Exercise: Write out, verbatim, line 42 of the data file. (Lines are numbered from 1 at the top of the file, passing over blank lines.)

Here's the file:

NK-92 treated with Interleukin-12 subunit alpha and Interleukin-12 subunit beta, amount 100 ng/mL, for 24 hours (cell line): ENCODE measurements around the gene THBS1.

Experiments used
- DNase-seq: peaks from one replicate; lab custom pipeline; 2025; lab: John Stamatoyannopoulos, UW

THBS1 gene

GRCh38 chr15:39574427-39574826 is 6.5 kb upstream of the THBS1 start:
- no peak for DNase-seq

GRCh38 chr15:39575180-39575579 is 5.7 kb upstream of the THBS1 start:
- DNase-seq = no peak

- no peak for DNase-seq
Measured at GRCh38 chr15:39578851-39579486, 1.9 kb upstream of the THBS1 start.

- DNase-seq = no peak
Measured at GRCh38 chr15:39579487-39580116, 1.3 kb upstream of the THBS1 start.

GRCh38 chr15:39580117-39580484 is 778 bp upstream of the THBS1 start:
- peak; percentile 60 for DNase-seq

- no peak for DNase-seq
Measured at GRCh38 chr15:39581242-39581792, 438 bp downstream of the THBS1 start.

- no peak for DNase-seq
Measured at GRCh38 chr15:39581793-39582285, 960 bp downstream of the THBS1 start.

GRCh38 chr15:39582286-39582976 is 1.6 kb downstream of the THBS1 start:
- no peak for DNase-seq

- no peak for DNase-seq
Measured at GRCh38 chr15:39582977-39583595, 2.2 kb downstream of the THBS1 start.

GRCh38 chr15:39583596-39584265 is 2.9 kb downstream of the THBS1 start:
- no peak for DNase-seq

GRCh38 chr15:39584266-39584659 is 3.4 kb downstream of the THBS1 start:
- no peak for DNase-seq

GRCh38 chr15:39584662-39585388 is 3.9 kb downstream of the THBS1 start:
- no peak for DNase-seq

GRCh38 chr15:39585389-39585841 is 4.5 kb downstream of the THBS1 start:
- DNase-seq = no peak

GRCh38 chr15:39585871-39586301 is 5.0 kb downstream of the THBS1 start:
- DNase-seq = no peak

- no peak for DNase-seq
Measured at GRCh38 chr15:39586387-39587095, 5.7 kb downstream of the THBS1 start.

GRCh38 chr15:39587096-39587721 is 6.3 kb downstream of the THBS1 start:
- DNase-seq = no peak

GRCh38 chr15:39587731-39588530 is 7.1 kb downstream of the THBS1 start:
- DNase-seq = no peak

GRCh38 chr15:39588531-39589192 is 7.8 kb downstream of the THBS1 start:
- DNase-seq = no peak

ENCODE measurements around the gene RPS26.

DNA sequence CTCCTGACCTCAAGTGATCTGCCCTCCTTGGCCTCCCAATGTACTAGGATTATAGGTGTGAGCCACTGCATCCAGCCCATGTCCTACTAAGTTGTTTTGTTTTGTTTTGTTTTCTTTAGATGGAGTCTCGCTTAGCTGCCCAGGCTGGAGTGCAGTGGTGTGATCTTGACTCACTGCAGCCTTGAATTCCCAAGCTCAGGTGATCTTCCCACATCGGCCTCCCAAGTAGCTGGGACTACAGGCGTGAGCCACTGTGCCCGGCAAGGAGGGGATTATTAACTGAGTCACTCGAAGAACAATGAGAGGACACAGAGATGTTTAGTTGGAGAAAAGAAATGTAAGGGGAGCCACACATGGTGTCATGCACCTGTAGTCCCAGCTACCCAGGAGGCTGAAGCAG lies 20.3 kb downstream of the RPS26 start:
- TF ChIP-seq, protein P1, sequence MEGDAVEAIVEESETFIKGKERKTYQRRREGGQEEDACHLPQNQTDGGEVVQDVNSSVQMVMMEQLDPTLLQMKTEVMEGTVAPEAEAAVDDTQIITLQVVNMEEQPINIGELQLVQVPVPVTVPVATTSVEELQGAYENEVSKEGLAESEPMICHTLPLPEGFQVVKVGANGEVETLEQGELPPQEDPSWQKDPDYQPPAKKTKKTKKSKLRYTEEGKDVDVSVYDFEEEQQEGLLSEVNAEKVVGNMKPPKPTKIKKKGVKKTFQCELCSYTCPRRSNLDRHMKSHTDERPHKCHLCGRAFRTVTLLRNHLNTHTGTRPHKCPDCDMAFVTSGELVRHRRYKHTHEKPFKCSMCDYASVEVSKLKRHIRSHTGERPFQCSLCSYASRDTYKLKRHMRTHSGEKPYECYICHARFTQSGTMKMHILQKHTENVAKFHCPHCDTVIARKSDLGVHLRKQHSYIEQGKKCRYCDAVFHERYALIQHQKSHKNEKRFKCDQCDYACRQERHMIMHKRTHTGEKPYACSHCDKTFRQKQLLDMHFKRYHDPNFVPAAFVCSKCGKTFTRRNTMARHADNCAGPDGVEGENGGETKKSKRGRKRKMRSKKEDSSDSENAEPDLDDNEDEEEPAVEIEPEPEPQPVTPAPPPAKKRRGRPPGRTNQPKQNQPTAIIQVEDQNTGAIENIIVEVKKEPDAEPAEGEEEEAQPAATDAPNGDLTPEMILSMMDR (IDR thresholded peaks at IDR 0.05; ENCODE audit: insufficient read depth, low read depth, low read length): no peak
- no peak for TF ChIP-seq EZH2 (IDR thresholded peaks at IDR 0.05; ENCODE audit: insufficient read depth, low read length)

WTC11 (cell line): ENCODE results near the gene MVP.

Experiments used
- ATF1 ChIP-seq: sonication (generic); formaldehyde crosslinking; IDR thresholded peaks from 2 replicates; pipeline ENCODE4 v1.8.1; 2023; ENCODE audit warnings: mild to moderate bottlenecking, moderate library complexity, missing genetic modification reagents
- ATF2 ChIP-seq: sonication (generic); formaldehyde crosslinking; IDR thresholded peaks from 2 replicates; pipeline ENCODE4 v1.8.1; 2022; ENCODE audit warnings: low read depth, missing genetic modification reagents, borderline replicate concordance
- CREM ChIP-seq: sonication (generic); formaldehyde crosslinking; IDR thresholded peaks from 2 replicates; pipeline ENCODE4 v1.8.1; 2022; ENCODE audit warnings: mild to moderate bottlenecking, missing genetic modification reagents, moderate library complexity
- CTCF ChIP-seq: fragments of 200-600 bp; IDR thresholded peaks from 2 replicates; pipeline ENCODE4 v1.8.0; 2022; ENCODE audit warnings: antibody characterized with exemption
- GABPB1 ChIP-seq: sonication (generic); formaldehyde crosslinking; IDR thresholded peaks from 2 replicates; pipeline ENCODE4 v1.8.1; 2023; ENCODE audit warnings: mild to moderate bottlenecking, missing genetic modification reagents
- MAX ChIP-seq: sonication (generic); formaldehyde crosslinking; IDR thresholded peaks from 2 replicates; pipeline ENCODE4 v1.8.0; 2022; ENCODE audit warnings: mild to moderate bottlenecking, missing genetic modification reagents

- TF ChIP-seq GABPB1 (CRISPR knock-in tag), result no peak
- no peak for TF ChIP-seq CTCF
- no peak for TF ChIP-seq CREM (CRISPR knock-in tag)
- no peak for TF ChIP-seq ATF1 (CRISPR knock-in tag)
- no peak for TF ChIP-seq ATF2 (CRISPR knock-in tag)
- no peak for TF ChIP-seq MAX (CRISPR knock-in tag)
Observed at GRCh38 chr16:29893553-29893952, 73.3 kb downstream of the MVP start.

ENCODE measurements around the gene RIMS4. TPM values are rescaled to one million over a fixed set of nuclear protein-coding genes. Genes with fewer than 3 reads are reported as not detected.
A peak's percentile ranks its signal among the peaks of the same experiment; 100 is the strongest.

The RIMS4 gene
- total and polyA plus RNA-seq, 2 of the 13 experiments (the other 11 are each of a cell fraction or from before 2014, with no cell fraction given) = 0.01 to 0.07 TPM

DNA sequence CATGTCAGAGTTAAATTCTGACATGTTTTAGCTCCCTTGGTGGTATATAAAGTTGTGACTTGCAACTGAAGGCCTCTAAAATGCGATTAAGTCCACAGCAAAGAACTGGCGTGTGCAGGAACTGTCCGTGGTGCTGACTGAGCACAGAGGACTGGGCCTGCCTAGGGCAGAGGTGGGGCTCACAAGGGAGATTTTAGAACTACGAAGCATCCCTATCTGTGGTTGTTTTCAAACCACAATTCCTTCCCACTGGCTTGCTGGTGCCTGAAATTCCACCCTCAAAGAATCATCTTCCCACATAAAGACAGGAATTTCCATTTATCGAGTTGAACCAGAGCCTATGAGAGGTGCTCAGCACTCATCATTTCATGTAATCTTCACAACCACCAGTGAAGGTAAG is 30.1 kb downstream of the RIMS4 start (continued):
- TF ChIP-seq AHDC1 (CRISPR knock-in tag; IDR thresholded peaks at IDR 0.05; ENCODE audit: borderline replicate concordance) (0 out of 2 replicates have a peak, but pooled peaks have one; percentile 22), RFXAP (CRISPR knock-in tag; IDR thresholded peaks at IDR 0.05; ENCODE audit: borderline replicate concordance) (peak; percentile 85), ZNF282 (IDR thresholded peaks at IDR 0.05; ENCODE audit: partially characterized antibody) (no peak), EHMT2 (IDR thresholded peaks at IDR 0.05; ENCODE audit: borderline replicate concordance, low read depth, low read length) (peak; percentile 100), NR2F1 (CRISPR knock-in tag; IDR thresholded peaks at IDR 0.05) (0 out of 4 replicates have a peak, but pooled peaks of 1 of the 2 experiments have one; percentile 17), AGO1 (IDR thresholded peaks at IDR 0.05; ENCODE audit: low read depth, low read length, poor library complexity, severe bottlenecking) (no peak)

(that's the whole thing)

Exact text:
DNA sequence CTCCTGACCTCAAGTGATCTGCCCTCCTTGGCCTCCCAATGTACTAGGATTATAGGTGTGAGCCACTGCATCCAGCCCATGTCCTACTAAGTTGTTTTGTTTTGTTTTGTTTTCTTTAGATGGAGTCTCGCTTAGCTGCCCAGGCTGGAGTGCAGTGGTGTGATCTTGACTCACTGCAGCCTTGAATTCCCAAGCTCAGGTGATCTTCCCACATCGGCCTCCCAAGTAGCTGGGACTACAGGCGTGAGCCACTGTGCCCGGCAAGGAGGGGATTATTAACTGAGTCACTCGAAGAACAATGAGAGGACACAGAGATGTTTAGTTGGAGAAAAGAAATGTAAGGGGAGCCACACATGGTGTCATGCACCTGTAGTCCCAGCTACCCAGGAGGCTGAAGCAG lies 20.3 kb downstream of the RPS26 start: